We sought to assess policy alignment with international HIV standards in PEPFAR countries. We included PEPFAR countries that were required to develop Country or Regional Operating Plans (COPs or ROPs), which are used for approval of funding and serve as annual strategic plans for U.S. HIV/AIDS efforts in host countries in 2020.25,26,27 In addition to assessing how PEPFAR COP/ROP countries align with international standards, we also compared this group to other LMICs.28,29
Because we looked only at a point-in-time snapshot, findings cannot necessarily be attributed to PEPFAR. Rather, they may serve as a baseline for targeting and assessing future PEPFAR efforts, as the program seeks to further improve HIV outcomes in the countries within which it works. It is possible that policies may have changed in PEPFAR countries since we completed the analysis. For instance, according to a presentation by PEPFAR headquarters staff to stakeholders on August 2, 2021, numerous PEPFAR countries have been making modifications to their polices or guidelines related to multi-month dispensing of antiretrovirals during the COVID-19 pandemic.30
We analyzed data from the HIV Policy Lab, a joint project of Georgetown University’s O’Neill Institute and other academic, civil society, and multilateral partners, with the support of PEPFAR, which compiles and measures the HIV-related policies of the 194 World Health Organization (WHO) member states against international normative guidance. The policies that the HIV Policy Lab uses as benchmarks are those recommended by internationally-recognized authorities, including the WHO, UNAIDS, the U.N. Development Programme, the Global Commission on HIV and the Law, and others based on current science and evidence and aimed at improving HIV-related outcomes. The HIV Policy Lab database uses information reported by governments through the National Commitments and Policy Instrument (NCPI) housed on UNAIDS’ Laws and Policies Analytics platform,33 and collects additional data from official countries sources, reports from U.N. member states, and other partner organizations.
We used the most recent year of data available (through 2020) on policies by country to assess their status in 53 PEPFAR countries required to submit a COP and ROP in 2020, and 85 other LMICs that either did not receive PEPFAR support (82 countries) or received some U.S. HIV support, but were not required to submit a COP or ROP in 2020 (3 countries).34,35,36 We included the full set of 33 indicators – along with more than 30 sub-indicators – across the four categories that the HIV Policy Lab tracks: clinical care and treatment; testing and prevention; health systems; and structural barriers (see Table 1 and the Appendix; more detailed explanations of each indicator can be found in the HIV Policy Lab’s Codebook).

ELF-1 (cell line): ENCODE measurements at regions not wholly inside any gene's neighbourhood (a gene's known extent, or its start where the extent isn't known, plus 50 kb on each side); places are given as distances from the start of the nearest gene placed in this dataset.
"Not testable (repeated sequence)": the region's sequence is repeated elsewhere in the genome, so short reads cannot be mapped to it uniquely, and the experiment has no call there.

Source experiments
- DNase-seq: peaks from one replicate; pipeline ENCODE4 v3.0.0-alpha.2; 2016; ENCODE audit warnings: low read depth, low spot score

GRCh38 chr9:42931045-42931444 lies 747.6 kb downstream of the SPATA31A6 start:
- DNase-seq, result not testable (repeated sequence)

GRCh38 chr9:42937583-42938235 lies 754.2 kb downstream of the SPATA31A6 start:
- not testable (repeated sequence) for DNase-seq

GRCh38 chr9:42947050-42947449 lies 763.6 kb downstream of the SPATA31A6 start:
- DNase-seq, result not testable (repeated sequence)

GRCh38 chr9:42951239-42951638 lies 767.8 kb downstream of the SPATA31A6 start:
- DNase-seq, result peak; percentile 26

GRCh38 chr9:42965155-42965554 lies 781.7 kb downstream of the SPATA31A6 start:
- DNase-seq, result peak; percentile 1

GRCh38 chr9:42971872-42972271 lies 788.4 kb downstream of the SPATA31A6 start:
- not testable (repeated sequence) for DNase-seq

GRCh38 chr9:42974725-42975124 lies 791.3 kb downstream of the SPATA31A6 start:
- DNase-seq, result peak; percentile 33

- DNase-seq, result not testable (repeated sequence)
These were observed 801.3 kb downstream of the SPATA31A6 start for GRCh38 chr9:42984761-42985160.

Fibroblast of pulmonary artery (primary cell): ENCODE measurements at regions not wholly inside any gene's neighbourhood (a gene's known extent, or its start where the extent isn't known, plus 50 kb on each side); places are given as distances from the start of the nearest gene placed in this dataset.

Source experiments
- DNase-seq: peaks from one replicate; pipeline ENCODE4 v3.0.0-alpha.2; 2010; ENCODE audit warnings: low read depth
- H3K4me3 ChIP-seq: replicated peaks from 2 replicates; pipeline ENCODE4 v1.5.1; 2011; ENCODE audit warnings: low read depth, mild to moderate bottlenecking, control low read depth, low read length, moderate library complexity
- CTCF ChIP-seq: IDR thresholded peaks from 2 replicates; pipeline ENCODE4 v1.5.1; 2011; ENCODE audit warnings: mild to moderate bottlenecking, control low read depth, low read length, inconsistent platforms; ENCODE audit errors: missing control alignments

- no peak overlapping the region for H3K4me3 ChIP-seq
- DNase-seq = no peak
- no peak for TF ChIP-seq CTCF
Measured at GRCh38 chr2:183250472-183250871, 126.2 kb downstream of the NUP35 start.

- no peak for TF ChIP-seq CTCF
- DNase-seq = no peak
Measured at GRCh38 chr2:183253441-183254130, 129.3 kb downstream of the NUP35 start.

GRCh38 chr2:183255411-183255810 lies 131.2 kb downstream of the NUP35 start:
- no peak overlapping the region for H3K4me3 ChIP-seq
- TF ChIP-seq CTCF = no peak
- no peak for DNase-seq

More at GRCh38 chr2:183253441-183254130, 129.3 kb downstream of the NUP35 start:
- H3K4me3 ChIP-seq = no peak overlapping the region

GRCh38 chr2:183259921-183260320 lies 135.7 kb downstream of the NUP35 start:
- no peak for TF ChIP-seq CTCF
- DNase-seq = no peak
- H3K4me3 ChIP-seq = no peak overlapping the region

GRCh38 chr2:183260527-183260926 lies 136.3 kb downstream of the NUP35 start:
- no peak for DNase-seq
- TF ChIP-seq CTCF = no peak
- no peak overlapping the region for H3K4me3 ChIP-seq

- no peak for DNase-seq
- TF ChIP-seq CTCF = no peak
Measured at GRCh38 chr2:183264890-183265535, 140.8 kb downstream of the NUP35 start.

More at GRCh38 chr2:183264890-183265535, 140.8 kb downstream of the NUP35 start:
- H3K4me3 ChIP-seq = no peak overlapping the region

For each indicator where data are available, the HIV Policy Lab assigns points based on adoption status – “Adopted” (1 point), “Partially Adopted” (0.5), and “Not Adopted” (0). For indicators with sub-indicators, the HIV Policy Lab assigns a full point if all sub-indicators are adopted, a half point (0.5) if some are adopted, and 0 if none are adopted. The points for all indicators are added to obtain a raw score for each country. Adoption percentages are calculated by dividing the raw scores by the total possible scores; indicators for which there are no data available are excluded. Scores for groups (e.g., PEPFAR countries, regions) were calculated by averaging country scores at the overall- and category-level. Scores presented in the text are for the main indicators unless otherwise noted. Countries without data were excluded.
Our analysis is based on data downloaded on December 7, 2021.
|Table 1: Policy Indicators Included in Analysis, by Category|
|Clinical Care and Treatment||Testing and Prevention||Health Systems||Structural|
|Treatment Initiation||Self-testing||Task Shifting||Same-sex Sex Non-Criminalization|
|Same-day Treatment Start||Partner Notification/Index Testing||Healthcare Financing||Sex Work Non-Criminalization|
|Treatment Regimen||Compulsory Testing||Universal Health Coverage||Drug Use Non-Criminalization|
|Differentiated Service Delivery||Age Restrictions on Testing & Treatment||User Fees||HIV Exposure Non-Criminalization|
|Viral Load Testing||PrEP||Access to Medicines (TRIPS)||Non-discrimination Protections|
|Pediatric Diagnosis & Treatment||Harm Reduction||Unique Identifiers with Data Protections||National Human Rights Institutions|
|Migrant Access to Healthcare||Comprehensive Sexuality Education||Data Sharing||Constitutional Right to Health|
|Tuberculosis Diagnosis||Prisoners Prevention||Girls Education|